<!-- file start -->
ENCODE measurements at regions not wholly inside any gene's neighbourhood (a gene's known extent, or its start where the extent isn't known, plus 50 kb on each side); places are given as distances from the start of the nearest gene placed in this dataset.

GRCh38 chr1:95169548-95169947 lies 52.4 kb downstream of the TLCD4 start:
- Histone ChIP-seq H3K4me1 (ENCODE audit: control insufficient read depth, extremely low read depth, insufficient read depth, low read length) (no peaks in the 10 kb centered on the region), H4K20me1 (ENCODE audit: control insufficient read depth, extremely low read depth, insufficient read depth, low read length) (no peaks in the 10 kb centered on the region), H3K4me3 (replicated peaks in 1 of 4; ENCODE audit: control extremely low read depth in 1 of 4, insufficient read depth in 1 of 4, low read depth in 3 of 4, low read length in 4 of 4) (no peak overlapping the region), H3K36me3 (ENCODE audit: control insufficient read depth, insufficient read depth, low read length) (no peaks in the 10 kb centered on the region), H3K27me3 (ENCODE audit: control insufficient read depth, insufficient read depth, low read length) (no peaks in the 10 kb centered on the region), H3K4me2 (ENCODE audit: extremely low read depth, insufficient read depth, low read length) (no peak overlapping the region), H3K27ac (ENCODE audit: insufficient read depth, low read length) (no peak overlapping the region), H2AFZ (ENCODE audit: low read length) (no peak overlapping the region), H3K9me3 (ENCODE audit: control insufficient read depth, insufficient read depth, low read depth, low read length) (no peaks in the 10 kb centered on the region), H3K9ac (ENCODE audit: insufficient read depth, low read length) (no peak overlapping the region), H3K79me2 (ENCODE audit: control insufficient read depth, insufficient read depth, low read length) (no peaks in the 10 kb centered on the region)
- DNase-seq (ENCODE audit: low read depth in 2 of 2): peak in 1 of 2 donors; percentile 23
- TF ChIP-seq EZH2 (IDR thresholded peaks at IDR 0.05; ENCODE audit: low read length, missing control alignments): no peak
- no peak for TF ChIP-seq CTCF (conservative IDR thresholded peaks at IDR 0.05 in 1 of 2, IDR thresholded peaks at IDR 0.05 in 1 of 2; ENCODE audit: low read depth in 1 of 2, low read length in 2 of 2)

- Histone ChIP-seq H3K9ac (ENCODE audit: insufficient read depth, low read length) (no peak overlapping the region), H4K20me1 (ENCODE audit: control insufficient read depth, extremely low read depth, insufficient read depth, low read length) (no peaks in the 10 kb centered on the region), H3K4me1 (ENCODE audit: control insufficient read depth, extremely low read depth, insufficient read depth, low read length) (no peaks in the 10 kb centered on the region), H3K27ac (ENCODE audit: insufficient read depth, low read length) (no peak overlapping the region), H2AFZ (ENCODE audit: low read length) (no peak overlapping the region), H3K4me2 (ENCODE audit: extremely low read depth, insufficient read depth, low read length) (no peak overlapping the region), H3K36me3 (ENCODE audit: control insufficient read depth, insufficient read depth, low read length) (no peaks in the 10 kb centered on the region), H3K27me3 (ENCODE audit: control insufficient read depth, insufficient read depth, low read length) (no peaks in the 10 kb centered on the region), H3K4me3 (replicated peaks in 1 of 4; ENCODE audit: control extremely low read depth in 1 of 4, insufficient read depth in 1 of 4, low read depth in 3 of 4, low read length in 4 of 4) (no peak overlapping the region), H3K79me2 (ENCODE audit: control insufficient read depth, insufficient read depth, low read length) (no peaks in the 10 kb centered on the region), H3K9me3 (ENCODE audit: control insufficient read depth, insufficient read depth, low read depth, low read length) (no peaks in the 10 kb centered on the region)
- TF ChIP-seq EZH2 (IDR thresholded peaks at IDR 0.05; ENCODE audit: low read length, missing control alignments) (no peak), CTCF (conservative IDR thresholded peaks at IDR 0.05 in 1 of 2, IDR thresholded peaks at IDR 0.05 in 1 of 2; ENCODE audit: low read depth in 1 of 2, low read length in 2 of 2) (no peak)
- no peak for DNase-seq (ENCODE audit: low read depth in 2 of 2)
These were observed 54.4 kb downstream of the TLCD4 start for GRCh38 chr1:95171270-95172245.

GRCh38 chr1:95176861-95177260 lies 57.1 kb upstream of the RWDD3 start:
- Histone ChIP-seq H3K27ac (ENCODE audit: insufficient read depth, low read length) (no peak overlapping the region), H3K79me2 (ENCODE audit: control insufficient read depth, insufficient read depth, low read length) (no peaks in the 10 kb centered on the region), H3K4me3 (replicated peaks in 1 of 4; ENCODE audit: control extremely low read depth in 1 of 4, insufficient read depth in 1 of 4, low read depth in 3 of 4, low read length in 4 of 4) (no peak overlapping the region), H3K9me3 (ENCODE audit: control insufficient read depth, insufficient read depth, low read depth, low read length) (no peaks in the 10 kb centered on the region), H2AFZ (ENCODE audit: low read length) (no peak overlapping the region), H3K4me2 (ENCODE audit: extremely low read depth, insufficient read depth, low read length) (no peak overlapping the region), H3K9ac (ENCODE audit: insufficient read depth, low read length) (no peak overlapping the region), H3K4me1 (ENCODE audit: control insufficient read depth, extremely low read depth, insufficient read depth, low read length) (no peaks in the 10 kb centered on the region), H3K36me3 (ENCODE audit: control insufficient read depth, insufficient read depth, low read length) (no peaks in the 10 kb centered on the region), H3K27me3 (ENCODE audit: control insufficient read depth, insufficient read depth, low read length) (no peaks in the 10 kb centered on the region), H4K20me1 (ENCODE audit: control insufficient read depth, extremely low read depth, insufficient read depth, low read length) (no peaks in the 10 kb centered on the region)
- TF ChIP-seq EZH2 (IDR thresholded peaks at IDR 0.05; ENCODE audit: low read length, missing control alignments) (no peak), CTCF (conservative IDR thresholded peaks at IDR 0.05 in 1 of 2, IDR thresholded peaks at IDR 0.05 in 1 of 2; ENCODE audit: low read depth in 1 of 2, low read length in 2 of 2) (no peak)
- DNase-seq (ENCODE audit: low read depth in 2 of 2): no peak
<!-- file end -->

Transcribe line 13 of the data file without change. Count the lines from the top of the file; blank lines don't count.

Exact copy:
- TF ChIP-seq EZH2 (IDR thresholded peaks at IDR 0.05; ENCODE audit: low read length, missing control alignments) (no peak), CTCF (conservative IDR thresholded peaks at IDR 0.05 in 1 of 2, IDR thresholded peaks at IDR 0.05 in 1 of 2; ENCODE audit: low read depth in 1 of 2, low read length in 2 of 2) (no peak)